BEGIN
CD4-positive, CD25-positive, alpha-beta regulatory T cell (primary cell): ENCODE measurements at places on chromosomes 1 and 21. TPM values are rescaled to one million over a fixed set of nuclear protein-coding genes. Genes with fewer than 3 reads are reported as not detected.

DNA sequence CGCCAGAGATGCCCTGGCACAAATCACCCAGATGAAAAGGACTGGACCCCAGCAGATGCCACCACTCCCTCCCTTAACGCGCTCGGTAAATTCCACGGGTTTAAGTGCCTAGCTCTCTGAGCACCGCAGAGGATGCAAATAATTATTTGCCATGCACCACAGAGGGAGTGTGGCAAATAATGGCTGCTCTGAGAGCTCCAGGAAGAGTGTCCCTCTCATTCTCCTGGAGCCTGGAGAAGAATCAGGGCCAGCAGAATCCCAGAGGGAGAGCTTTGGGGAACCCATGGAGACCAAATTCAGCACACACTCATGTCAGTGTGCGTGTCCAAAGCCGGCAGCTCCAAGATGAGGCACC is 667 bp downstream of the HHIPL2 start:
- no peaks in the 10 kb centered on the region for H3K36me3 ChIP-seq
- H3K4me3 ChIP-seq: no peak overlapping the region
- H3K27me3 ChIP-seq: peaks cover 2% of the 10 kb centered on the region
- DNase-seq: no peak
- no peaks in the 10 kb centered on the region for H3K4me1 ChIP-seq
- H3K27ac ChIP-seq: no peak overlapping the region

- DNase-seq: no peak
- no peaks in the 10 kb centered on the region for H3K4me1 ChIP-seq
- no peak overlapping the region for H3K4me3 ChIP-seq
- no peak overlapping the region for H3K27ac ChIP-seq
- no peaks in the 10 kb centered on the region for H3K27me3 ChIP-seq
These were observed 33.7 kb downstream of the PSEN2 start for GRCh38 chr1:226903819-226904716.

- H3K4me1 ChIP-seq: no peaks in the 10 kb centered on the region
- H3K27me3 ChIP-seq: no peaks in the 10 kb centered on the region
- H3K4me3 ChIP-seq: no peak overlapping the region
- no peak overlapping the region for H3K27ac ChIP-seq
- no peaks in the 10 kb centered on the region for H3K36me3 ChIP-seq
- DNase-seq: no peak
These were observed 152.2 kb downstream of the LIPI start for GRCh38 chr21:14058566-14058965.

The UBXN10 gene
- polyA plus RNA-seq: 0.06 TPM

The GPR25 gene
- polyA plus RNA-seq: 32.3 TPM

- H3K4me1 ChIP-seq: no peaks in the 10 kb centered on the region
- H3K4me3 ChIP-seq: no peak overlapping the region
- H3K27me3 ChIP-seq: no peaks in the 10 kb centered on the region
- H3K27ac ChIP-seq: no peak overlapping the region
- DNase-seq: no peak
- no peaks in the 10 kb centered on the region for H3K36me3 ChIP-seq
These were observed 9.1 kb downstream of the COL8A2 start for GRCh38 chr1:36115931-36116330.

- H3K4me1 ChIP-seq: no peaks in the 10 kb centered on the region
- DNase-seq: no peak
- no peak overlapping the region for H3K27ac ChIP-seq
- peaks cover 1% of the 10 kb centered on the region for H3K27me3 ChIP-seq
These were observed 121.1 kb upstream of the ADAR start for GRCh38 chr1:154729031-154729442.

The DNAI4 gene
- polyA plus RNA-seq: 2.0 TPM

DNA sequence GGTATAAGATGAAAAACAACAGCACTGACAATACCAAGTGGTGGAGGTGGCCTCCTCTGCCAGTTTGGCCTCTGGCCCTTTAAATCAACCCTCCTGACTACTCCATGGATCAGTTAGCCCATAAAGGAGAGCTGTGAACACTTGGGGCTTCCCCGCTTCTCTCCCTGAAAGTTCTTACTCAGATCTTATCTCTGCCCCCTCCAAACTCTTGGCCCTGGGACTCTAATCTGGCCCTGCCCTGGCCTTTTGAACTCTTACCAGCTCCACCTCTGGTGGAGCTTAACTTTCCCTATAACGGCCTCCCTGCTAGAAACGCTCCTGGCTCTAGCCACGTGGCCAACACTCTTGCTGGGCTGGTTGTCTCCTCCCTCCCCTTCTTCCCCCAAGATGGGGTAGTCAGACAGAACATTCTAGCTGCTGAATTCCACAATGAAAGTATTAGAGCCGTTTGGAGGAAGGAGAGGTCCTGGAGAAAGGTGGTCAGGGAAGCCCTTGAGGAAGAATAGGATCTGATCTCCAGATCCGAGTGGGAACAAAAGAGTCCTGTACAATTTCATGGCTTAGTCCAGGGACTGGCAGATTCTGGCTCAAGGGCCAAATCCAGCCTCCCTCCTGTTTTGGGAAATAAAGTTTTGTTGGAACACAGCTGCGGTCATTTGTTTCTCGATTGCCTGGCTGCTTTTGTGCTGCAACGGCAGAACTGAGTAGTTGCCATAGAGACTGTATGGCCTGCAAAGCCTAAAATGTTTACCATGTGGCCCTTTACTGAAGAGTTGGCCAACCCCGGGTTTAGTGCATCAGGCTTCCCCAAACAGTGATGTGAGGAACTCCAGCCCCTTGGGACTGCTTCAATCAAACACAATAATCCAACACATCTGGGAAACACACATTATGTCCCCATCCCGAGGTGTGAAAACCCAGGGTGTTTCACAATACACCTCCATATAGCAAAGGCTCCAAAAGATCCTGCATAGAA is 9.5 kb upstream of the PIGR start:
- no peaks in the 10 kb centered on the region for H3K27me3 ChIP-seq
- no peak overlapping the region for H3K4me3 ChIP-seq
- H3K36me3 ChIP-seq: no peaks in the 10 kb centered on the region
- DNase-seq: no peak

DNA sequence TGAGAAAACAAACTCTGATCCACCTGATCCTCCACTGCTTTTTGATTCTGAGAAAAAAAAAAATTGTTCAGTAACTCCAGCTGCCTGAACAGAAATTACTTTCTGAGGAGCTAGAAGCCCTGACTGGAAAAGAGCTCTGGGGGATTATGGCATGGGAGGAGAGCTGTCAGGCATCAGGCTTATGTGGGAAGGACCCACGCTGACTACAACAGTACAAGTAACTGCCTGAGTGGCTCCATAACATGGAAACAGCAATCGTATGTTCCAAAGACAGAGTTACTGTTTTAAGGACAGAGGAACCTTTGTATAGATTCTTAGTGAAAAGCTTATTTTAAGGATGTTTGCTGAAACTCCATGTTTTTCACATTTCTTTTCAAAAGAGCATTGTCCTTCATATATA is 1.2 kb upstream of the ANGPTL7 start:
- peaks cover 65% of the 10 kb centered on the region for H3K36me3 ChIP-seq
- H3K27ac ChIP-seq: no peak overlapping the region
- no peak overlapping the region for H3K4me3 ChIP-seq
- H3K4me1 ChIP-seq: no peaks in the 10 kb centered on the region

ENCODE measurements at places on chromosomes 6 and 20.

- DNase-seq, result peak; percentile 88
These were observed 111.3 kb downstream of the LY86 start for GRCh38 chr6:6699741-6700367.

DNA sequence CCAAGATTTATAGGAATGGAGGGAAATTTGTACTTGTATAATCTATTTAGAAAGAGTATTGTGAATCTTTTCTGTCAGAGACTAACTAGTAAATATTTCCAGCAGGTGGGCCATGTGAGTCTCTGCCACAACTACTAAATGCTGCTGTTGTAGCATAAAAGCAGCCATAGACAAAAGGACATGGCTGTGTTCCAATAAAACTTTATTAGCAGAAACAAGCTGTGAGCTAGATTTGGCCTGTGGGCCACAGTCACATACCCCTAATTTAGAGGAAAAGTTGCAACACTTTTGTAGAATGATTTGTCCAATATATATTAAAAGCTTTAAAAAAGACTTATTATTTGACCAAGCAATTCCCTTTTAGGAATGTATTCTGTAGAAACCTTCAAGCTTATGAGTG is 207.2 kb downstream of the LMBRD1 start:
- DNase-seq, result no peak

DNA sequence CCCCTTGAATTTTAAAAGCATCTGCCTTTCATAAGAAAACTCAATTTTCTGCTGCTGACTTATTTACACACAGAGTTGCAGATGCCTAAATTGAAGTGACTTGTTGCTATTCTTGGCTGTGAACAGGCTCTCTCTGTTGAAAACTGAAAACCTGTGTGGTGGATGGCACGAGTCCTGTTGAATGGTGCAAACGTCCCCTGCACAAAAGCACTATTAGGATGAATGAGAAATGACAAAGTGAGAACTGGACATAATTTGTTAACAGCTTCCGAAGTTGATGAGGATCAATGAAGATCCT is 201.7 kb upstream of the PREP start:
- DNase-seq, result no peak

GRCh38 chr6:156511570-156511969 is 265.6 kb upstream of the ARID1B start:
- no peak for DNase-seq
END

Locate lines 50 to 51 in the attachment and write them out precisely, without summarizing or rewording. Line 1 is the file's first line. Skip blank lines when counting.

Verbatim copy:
ENCODE measurements at places on chromosomes 6 and 20.

- DNase-seq, result peak; percentile 88